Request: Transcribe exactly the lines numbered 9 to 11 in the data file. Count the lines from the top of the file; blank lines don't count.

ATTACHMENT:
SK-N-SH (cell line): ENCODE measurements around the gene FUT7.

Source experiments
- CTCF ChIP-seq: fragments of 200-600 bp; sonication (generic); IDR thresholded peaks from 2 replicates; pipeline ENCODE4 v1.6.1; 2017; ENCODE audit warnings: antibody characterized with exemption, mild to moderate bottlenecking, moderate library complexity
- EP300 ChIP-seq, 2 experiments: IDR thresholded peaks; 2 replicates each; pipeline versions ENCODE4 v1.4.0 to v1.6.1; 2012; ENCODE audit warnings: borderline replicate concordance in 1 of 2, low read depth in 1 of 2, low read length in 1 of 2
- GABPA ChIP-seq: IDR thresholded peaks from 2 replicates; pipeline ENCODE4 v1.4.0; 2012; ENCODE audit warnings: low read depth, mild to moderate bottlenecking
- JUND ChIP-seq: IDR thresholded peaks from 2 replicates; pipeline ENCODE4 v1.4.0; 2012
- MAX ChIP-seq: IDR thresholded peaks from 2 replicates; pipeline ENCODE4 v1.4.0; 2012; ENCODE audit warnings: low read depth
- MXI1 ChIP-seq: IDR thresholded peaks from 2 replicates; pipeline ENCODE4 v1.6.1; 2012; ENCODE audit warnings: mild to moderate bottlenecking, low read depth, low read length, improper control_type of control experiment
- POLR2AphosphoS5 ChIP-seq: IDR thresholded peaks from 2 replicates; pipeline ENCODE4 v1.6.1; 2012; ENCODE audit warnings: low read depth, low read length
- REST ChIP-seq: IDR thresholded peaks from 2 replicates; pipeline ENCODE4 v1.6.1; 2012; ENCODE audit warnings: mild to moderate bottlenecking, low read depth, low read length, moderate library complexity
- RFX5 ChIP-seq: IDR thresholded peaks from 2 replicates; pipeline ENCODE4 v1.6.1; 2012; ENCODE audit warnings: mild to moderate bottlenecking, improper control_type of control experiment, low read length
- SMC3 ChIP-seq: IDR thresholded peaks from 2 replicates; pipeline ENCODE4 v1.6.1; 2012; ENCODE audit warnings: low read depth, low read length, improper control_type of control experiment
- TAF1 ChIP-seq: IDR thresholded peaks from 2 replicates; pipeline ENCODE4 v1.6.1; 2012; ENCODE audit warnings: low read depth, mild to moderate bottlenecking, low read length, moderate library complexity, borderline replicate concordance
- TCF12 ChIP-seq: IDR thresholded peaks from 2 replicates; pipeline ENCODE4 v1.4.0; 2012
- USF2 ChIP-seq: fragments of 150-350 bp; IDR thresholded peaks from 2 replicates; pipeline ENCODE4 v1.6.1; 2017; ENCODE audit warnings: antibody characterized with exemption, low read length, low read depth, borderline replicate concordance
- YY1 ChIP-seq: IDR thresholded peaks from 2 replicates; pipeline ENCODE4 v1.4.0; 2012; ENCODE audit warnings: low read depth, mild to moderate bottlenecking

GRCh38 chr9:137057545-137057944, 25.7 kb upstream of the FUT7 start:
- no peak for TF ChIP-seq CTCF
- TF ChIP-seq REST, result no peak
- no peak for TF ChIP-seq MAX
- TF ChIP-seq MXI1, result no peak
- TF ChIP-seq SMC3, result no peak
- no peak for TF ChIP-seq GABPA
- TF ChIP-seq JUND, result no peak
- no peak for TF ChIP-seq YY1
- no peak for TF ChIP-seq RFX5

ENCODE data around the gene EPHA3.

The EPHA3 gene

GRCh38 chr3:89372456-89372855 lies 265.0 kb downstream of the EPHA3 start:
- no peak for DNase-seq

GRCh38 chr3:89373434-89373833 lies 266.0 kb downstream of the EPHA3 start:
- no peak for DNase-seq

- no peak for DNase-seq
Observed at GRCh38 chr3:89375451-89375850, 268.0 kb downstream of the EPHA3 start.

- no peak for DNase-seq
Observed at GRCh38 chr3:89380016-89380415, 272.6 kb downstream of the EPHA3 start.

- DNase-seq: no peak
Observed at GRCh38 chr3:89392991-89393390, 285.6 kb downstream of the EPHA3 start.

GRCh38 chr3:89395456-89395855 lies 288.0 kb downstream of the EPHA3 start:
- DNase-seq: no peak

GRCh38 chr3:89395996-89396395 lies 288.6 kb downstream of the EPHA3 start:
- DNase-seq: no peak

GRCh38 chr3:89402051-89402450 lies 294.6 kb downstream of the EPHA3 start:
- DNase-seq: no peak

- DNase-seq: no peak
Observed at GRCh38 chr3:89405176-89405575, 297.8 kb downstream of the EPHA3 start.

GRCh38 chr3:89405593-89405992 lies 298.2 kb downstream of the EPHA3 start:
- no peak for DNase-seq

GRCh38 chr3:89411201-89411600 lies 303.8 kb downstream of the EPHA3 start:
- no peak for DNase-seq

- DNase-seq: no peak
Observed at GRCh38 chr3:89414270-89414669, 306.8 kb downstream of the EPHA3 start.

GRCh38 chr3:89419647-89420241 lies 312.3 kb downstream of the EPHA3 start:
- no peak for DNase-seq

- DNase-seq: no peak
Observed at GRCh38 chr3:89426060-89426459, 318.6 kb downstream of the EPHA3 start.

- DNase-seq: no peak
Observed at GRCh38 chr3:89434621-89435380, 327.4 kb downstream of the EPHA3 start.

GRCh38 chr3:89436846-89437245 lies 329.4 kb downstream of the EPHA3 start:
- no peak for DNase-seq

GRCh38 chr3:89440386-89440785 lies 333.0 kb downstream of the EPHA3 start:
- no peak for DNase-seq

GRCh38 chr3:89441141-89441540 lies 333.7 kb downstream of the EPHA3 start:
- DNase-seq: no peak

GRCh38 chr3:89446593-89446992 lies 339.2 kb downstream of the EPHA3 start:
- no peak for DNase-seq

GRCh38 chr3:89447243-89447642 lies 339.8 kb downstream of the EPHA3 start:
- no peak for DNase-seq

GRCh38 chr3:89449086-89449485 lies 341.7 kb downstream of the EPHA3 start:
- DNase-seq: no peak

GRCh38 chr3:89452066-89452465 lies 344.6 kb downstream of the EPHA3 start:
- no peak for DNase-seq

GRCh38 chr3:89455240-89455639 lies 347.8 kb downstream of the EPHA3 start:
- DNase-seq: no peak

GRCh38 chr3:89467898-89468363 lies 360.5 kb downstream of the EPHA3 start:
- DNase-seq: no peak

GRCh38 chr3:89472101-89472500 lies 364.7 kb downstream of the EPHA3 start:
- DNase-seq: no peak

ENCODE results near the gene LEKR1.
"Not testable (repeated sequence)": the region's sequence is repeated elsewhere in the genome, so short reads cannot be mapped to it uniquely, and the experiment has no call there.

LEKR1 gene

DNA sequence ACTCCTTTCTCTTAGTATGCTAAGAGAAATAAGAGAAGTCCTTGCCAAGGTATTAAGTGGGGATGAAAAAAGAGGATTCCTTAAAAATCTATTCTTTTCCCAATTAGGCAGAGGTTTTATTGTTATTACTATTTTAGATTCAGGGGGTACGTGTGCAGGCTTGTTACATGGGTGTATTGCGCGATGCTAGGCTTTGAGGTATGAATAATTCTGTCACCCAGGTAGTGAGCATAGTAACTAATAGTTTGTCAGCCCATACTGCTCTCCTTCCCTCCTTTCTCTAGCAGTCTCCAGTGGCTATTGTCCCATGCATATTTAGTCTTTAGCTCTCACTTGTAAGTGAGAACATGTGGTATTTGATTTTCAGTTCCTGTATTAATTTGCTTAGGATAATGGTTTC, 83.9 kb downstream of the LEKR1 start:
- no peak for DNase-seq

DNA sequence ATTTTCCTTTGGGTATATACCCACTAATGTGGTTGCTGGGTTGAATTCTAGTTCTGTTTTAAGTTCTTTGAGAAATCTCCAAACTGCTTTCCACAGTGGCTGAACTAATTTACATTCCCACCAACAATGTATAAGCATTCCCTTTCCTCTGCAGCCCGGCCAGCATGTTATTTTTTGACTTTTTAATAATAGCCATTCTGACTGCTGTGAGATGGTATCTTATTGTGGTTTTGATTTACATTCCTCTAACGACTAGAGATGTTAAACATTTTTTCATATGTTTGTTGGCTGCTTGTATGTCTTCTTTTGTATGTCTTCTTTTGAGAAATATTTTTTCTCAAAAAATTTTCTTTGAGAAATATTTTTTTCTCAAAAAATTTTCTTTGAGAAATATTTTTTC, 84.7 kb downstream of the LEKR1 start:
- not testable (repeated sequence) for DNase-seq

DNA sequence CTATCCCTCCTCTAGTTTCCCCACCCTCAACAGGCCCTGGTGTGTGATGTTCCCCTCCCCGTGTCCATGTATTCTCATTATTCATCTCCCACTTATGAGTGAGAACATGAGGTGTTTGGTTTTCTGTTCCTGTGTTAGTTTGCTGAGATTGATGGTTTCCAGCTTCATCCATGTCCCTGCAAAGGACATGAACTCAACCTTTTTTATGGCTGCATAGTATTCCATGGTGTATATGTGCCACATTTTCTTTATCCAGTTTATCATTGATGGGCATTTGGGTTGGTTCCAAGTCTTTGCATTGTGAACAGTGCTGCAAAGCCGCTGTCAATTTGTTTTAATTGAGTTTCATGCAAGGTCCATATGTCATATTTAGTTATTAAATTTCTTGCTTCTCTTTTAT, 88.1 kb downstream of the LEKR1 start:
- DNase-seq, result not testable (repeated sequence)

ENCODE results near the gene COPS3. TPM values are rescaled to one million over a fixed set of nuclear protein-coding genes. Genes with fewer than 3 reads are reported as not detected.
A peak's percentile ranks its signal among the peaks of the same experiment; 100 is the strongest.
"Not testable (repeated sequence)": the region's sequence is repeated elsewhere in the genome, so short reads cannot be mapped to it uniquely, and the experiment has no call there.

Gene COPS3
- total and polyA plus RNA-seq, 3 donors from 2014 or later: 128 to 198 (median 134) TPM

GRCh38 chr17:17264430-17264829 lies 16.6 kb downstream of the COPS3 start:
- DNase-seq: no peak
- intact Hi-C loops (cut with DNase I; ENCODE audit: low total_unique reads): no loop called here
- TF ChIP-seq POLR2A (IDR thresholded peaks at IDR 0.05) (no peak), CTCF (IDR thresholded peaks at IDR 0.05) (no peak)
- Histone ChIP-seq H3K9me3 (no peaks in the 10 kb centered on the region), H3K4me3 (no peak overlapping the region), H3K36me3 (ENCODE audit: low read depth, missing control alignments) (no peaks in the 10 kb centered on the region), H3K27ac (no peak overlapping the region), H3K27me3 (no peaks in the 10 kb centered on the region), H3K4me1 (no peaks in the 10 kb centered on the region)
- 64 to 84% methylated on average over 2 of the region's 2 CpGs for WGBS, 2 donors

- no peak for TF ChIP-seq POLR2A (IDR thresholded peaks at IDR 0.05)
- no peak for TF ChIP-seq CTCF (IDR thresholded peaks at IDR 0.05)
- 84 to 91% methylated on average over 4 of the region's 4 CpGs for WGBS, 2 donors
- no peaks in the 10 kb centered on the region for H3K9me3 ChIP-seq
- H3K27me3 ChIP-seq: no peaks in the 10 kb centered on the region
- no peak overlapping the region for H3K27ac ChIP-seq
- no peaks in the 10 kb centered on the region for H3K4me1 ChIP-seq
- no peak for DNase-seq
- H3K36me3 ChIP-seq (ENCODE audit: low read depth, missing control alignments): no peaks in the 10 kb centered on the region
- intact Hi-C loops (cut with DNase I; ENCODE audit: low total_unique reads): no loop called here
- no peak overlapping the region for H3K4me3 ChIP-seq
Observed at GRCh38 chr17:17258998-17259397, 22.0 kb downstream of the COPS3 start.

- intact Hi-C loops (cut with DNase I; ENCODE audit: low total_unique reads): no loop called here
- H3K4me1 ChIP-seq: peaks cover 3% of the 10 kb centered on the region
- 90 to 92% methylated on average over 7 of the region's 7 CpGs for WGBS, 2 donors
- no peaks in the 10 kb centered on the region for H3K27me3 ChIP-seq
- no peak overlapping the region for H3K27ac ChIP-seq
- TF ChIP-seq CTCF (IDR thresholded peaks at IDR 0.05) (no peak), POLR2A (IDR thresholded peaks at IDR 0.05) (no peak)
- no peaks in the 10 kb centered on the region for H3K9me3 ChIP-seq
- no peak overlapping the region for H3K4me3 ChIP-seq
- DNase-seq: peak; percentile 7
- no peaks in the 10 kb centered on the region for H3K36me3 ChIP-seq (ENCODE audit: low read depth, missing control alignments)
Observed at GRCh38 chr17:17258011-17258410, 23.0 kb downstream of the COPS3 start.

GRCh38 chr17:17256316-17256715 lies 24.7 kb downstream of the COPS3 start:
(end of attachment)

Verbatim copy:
- POLR2AphosphoS5 ChIP-seq: IDR thresholded peaks from 2 replicates; pipeline ENCODE4 v1.6.1; 2012; ENCODE audit warnings: low read depth, low read length
- REST ChIP-seq: IDR thresholded peaks from 2 replicates; pipeline ENCODE4 v1.6.1; 2012; ENCODE audit warnings: mild to moderate bottlenecking, low read depth, low read length, moderate library complexity
- RFX5 ChIP-seq: IDR thresholded peaks from 2 replicates; pipeline ENCODE4 v1.6.1; 2012; ENCODE audit warnings: mild to moderate bottlenecking, improper control_type of control experiment, low read length